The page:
Homeless need housing, not prison camps

In addition to putting immigrants into prison camps, the government now plans to do the same with the homeless.


“No FEMA Camps for the Homeless!” has been a rallying cry in the streets and on social media since President Trump’s recent threat to destroy tent communities and force people into federally-run ‘facilities’: empty military bases and other prison like encampments. His words have sparked outrage and fear among homeless people and far beyond, and the determination to resist.

Saying that the homeless ‘live on the best streets of Los Angeles and San Francisco’, cities that ‘destroy themselves’ by ‘allowing’ them to be there, Trump has ominously stated that ‘we’ll be doing something about it’, because the presence of homeless people interferes with ‘real estate’. And this ‘something’ has nothing to do with providing people with housing.

Trump and his administration, in fact the whole corporate class, have shown what they are capable of: stuffing refugee children into concentration camps where they sicken and die. Now they are moving on to the next set of vulnerable people. This is also the next level of mass incarceration as slave labor. People who live on the streets will be swept out of sight into work camps, where their labor will match the cost of the labor of the robots that have taken many of their jobs. This is the fascist face of corporate rule.

The financialization of housing by real estate cartels has driven housing costs and especially rents up so high that many workers simply can’t afford a place to live. Then people’s rights are brutally violated by sweeping them out of sight. This is the next step. Homeless people have seen this coming.

Instead of housing people, the powers that be punish them for trying to stay alive, for the ‘crime’ of being victims of a failing economic system. More and more people, even working full-time, can’t even afford to rent an apartment or room. Many are families who have been through a medical crisis, an eviction or foreclosure, or a job loss. Many homeless people work, often in the gig economy, either part or fulltime. They come from all backgrounds and walks of life, and many are very skilled—yet thrown out of an economy in crisis.

On September 18, the Head of HUD Ben Carson visited a public housing complex in San Francisco’s Potrero Hill district, and was met by protesters. Under his watch, HUD has proposed to cut its budget by 20%, end rental assistance to a quarter of a million families, and threatened to evict 55,000 children of immigrant families from subsidized housing. Five hundred thousand public housing units across the country stand empty.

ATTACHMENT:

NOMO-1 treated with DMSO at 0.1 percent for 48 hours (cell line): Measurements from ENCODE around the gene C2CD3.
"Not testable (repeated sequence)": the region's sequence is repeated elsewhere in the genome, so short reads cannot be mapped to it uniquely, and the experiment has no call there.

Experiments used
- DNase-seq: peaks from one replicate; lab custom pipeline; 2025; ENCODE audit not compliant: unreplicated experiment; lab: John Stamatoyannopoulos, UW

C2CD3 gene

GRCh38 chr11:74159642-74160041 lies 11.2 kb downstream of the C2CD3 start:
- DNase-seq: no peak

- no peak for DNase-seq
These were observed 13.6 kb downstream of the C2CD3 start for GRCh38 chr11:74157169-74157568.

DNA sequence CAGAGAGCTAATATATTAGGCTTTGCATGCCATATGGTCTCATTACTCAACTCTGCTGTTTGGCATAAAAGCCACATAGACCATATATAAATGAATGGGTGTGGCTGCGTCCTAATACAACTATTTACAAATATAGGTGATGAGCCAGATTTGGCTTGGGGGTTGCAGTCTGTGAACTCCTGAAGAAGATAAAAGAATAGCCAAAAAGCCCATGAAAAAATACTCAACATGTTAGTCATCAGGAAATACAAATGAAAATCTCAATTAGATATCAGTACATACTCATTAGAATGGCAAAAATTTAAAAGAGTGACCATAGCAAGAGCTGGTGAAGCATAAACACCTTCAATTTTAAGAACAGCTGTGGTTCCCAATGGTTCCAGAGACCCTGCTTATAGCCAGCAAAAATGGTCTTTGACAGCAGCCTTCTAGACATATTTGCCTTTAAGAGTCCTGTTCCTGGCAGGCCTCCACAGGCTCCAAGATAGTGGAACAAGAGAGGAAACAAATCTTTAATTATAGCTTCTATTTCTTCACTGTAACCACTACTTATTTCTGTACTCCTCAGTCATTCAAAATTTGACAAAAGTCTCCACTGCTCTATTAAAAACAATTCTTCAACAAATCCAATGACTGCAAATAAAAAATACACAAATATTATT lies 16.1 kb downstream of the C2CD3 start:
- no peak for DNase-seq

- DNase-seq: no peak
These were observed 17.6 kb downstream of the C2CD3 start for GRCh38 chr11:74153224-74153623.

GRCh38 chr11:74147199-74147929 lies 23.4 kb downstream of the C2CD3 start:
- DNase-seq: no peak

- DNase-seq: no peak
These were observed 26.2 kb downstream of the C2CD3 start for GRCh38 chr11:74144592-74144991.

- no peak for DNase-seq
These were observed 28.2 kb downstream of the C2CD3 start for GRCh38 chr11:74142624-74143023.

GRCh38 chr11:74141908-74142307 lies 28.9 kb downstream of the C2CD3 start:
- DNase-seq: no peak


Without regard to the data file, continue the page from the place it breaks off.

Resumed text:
The fight against this latest attack is a moral and practical one for the vast majority of us who don’t belong to the billionaire class that owns the corporations and controls the government in the interest of their profitmaking. Many of us are a step away from homelessness ourselves.

A 3D-printed house can be created overnight. By one estimate there are six empty houses for every homeless person in this country. We must demand that the government fill existing units and build new public housing, affordable for all, even for those with no income. Various housing groups are demanding that housing be a universal right, and are pushing for massive programs; and a few candidates are beginning to respond.

House all homeless people in decent housing now! Make housing and all we need a human and economic right.

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One thought on “Homeless need housing, not prison camps

  1. In the US you can be smart, hard-working, talented, and one medical emergency, mental health issue as simple justifiable depression from a child or spouse dying, just about anything, and you will very likely end up out on the streets. Of course there are ‘bad actors’ out there too, the druggies, psychopaths, etc., but in this Dickensian age some of the nicest people – just like well, pick any Dickens novel – will be found out there in the camps too.

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